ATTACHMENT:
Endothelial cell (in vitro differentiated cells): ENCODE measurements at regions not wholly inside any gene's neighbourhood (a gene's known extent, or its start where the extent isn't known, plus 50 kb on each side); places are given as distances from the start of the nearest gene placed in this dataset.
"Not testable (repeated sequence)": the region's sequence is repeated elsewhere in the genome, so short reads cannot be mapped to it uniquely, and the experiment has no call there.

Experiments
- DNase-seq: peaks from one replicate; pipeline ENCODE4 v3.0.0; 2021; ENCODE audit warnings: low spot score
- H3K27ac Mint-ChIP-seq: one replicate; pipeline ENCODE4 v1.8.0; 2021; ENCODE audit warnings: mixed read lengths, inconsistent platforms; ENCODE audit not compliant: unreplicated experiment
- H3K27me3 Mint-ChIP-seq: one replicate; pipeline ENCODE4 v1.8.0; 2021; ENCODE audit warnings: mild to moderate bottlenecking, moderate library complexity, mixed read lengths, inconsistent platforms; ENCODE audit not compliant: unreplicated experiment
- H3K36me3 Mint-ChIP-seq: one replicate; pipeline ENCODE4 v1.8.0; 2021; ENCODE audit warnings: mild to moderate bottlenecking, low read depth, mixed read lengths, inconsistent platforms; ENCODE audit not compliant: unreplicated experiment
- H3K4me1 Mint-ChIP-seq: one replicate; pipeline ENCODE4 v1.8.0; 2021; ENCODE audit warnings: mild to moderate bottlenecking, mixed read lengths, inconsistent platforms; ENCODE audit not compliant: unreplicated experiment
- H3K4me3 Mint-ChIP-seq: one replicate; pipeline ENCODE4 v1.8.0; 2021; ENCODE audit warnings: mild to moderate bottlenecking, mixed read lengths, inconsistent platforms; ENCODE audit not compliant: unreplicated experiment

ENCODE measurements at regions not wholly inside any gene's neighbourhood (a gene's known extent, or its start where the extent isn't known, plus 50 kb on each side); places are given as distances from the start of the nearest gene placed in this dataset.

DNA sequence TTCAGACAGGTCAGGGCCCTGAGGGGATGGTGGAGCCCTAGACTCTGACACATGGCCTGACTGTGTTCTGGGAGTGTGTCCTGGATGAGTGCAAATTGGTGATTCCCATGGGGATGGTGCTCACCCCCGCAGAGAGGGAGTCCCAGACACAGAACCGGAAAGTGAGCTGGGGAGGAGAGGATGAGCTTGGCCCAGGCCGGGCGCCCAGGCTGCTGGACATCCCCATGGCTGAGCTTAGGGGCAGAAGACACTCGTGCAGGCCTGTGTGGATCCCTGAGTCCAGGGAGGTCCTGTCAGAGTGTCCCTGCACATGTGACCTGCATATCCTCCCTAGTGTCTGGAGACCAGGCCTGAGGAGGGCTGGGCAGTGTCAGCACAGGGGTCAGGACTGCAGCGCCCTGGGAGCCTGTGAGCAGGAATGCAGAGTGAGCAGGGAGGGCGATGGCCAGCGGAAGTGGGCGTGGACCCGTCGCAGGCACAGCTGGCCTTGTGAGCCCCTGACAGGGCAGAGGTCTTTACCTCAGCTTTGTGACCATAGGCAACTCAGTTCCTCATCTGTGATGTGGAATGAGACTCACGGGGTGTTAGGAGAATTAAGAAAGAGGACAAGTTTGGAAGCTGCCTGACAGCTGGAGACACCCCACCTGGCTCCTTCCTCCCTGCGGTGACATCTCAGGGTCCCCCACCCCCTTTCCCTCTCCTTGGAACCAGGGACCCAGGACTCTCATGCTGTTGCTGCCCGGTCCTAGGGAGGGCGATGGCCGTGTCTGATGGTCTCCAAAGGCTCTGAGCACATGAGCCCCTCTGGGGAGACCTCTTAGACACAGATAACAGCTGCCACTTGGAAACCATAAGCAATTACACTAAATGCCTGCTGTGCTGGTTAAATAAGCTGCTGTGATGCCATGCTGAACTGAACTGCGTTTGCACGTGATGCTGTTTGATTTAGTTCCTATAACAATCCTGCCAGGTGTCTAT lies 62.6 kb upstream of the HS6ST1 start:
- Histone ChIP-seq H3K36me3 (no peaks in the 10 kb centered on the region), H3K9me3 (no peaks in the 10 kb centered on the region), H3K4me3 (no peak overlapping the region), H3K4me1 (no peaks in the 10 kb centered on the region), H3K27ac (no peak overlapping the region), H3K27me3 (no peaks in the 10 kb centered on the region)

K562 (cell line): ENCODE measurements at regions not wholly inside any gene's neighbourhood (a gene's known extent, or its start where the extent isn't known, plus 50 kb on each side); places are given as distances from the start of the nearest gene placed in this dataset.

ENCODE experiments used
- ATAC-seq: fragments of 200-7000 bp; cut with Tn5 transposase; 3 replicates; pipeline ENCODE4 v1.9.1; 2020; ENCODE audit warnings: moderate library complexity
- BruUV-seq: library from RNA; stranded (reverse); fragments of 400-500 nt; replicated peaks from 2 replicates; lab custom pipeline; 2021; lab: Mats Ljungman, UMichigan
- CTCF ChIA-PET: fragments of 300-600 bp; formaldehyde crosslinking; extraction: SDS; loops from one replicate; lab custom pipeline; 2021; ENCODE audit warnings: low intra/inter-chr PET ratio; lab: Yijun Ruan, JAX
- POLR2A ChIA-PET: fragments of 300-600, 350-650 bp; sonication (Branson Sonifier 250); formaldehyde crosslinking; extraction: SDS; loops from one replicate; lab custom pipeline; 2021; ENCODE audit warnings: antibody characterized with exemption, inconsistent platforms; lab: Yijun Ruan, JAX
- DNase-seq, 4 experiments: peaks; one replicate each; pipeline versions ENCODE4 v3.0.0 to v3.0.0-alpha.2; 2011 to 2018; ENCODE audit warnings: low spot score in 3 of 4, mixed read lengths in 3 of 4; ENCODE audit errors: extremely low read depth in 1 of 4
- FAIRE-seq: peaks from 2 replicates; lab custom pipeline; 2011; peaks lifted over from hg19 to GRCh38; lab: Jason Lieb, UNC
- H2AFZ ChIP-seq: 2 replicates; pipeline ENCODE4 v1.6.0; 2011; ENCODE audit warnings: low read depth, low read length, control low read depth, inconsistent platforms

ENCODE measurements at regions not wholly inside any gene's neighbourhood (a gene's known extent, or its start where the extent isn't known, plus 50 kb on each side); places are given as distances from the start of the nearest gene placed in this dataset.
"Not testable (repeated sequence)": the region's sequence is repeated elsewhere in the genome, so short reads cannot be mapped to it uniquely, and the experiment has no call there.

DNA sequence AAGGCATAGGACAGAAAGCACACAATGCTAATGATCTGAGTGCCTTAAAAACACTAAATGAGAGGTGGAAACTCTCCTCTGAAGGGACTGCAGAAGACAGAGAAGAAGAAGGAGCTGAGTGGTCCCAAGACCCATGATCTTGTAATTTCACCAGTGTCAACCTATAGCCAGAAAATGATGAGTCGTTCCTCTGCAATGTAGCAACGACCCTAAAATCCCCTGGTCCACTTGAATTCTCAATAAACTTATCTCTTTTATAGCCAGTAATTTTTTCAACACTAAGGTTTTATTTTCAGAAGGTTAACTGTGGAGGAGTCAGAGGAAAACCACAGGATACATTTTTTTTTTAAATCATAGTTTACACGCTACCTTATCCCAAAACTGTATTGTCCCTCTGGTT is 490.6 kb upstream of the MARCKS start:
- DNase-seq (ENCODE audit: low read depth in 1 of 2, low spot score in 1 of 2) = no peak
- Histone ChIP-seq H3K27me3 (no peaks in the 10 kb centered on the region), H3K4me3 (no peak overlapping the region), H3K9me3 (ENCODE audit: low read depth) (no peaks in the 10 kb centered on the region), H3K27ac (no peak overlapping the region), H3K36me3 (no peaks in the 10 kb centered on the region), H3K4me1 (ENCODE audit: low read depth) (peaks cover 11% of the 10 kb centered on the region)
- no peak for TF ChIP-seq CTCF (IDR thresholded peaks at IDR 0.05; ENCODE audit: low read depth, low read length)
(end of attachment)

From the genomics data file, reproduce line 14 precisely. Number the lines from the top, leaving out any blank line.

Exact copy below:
ENCODE experiments used